Archive for the ‘floor crossing’ Category

Why Did the Loyalist Cross the Floor?

January 11th, 2012
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Why would a ten year NDP loyalist, who ran in the last federal election with no expectations of winning, suddenly discover she’s a Liberal ten months after actually winning? That’s the question that everyone is asking after Lise St-Denis, MP for St-Maurice-Champlain Quebec crossed the floor to the liberals this

Sadly almost the entire Canadian media are too willing to accept her incongruous explanation that St-Denis offered for her crossing:

The Liberal Party has a great deal of experience in decision-making,” she said. The party has a “more open, comprehensive, global view” than the New Democrats. As far as Quebec goes, she concluded, the Liberals “can do a better job defending Quebec’s place in Confederation than other parties.”

So, after ten years as a loyal NDP member, she suddenly realized she’s actually a Liberal? This is, in fact, Kelly McParland’s take on it (linked above), that “once she got that seat in the Commons and saw how things worked, a new reality dawned. The NDP, she saw, wasn’t ready for prime time.” Maybe.

However, there’s another, more cynical explanation that none of the media seems to see. St-Denis’ riding of St-Maurice Champlain is not just some riding she worked hard to get the nomination in, fighting the good fight. It is former Prime Minister Jean Cretien’s old riding, a Liberal stronghold. St-Denis, by her own admission, “never believed (she) would be elected.”

If you are going to be an opposition back-bencher in a minority Parliament, it matters little whether you sit with the second place party or the third – you get the same crappy office in the same crappy wing of Parliament Hill, you get no driver and the same pay. Liberal or NDP, it makes no matter.

But, if you are a first time MP, and you figure that you got elected because Quebec voters “voted for Jack Layton. Jack Layton is dead,” then you have to figure your chances of being re-elected are slim.

That should be fine. After all Lise St-Denis was never intending to be an MP and have a political career, she was just a loyal NDPer running so the NDP could claim her riding when filing out Elections Canada forms. So why cross the floor again?

Well maybe, now that St-Denis is ten months in, she has figured out that she needs to win just one more election, get her six years in, and she has herself one of those gold-plated MP pensions. And maybe she figures she has a markedly better chance of winning as an incumbent Liberal than as an incumbent NDPer.

Lise St-Denis is perhaps a canary in the coal mine for the NDP, a warning that things are not as rosy as the numbers make them appear. But not because the Liberal’s suddenly has up winnable policy, but because when her own self-interest was on the line, she chose the Liberals. It’s a warning for Canadian’s as well.

They may be working for you in principle, but not in fact.

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A Good Day for Canadian Democracy

October 15th, 2008
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I’ve written before that I support the concept of floor crossing, think it’s an important safeguard against “the tyranny of the party“. I have, however, also stated before that the way to deal with floor crossers is not to ban the practise, but “voters who will punish floor crossers.”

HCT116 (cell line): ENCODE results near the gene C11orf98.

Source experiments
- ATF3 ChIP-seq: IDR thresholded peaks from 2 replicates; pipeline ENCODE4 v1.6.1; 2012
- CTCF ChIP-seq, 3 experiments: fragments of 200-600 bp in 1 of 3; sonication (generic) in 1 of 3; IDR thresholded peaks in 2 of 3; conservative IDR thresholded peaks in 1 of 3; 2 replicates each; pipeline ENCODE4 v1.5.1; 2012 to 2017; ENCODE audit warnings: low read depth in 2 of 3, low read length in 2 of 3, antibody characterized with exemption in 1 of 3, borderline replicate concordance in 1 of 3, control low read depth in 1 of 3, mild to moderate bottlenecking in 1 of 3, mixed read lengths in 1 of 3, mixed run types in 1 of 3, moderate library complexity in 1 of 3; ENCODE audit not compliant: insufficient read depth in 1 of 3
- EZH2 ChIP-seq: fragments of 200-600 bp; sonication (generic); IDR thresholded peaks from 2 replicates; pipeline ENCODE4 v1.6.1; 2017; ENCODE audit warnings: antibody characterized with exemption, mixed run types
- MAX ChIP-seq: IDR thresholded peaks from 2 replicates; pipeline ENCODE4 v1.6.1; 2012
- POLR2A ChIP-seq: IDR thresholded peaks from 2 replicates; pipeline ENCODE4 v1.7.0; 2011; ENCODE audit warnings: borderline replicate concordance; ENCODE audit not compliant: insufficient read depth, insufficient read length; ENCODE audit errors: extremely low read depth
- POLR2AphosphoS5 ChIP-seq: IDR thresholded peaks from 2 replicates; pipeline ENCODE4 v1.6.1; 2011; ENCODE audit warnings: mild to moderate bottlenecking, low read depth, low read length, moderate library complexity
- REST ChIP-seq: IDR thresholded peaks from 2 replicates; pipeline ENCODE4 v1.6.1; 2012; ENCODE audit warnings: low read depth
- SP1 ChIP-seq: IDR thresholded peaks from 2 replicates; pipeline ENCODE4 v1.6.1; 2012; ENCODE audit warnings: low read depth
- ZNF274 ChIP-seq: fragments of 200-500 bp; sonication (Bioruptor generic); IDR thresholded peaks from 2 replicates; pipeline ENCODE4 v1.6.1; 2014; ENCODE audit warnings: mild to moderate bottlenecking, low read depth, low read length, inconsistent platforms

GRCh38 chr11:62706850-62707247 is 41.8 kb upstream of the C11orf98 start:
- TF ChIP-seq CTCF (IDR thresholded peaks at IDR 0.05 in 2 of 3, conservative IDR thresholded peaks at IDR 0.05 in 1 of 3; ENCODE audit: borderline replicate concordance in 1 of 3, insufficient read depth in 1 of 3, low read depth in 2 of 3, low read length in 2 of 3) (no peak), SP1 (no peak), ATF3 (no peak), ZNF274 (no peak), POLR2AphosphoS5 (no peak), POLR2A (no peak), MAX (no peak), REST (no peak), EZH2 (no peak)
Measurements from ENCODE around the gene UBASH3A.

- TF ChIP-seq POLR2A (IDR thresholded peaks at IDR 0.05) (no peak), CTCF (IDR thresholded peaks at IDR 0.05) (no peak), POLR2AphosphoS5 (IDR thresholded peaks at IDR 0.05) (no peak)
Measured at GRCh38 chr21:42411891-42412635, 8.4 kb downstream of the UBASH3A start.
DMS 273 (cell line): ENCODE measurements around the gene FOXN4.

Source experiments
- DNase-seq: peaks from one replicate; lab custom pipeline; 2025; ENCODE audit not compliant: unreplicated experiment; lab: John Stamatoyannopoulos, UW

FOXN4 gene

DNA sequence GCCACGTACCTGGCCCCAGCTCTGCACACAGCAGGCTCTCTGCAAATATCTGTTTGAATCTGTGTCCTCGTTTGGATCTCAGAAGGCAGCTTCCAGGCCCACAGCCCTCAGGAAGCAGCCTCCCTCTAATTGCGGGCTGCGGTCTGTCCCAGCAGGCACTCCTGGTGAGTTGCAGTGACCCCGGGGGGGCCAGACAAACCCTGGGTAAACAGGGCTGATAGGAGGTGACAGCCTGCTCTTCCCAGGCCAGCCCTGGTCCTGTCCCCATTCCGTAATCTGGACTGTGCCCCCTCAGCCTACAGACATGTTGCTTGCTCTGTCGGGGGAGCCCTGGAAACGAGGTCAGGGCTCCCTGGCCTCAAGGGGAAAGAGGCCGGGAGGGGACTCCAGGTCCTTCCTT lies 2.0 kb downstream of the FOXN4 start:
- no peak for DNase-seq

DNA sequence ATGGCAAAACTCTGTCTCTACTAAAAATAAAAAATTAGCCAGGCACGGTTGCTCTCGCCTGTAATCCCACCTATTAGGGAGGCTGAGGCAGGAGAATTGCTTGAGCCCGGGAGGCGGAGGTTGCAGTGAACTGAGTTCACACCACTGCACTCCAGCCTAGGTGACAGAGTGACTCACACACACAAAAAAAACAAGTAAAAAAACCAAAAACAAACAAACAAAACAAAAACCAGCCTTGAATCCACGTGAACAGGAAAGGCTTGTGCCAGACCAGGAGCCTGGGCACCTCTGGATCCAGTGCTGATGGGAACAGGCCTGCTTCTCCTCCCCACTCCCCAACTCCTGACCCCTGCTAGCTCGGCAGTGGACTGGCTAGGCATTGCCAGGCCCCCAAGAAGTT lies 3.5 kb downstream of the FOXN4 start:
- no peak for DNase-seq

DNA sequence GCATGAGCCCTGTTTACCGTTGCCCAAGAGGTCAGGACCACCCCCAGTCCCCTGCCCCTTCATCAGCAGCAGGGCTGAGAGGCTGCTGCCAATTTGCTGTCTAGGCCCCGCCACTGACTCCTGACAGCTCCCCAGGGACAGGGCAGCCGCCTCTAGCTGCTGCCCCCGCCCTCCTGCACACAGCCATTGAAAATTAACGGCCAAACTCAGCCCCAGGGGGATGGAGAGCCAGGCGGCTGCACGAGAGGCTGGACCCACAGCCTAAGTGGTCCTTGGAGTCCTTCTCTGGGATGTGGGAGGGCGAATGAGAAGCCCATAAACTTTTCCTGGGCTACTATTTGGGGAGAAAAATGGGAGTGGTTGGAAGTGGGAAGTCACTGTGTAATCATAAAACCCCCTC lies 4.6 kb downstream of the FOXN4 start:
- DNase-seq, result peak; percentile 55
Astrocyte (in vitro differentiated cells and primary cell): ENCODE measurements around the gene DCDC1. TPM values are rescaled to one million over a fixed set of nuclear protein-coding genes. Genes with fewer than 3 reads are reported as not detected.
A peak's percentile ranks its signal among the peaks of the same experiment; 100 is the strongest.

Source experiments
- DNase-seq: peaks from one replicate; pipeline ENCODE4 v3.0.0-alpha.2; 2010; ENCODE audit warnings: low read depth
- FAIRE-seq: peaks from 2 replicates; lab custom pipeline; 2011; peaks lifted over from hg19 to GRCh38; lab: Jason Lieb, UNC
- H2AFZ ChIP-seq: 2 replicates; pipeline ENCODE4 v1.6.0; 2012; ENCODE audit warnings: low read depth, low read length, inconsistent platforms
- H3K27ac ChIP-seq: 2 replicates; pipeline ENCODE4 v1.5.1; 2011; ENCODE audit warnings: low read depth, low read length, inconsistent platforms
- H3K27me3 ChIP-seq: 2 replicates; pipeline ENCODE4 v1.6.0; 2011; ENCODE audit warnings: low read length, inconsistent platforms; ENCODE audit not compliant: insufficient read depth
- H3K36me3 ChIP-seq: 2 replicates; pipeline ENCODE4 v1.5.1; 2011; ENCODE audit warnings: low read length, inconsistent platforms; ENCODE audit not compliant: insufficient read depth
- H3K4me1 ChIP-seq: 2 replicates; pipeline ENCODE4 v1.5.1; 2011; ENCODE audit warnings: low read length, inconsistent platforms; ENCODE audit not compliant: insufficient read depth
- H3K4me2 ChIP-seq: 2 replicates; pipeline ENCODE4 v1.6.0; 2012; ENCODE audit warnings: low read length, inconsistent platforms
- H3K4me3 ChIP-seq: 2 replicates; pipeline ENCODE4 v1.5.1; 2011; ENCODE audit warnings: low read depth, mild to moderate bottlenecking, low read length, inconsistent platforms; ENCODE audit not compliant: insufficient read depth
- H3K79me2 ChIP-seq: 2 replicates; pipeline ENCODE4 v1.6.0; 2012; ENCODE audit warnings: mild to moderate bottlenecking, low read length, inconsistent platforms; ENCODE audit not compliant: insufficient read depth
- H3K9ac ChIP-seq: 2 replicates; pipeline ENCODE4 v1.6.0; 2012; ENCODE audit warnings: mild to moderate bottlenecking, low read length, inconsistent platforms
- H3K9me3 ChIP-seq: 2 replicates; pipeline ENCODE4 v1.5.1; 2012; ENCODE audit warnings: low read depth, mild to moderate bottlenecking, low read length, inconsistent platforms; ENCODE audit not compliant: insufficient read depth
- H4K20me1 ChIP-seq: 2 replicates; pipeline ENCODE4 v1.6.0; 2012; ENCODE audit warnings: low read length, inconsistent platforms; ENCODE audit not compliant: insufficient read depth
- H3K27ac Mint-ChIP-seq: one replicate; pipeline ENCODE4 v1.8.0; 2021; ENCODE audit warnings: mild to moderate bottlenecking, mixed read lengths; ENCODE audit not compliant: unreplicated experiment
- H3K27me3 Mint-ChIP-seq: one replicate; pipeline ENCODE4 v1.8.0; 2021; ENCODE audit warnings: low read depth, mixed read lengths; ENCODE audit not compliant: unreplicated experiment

It bears repeating, if Scott Bryson and Belinda Stronach had gone down to defeat in the last election, David Emerson and Wajid Khan would never have crossed this time (Garth Turner might have anyway).

This Parliament we had the three above mentioned floor crossers, plus unelected Michael Fortier taking a senate seat and sitting in cabinet, a move that didn’t sit well with voters at the time. And what happened during last nights election?

Wajid Khan

The riding [Streetsville] was considered a bellwether for the country because of Khan’s well-publicized decision to leave the Liberals and join the Conservatives gave the Tories their only seat in Mississauga. If he could have held the seat, observers said, it might have been an indication Stephen Harper’s party could win a majority.

But Khan couldn’t hold on to it.

Garth Turner

Apparently I am too much. Too much for a successful career in Canadian politics, anyway. As you may have heard, last night I lost my seat in Parliament in the first elections in the world to be held in the immediate wake of the financial and economic mess enveloping us.

Michael Fortier

Michael Fortier gambled his Senate job against a seat in the House of Commons but he did not hold the winning cards in Vaudreuil-Soulanges.

Bloc Québécois incumbent Meili Faille, 36, who lives in the riding off the western tip of Montreal Island, trumped the Conservative star candidate, just as she beat other high-profile opponents in the last two general elections.

As for David Emerson, the heat over his floor crossing never subsided in his BC riding, and he chose to not even run. That makes a perfect four for four (444?) of candidates who crossed the floor or were appointed undemocratically. Any candidate who choses to cross the floor in the next Parliamentary session will have to think twice, will know that facing the consequences of their decision means more than some unpleasant editorials and a few blog postings.

Congratulations to voters in each of those ridings, who did the right thing, and proved that we don’t need bad laws to save our democracy from itself.

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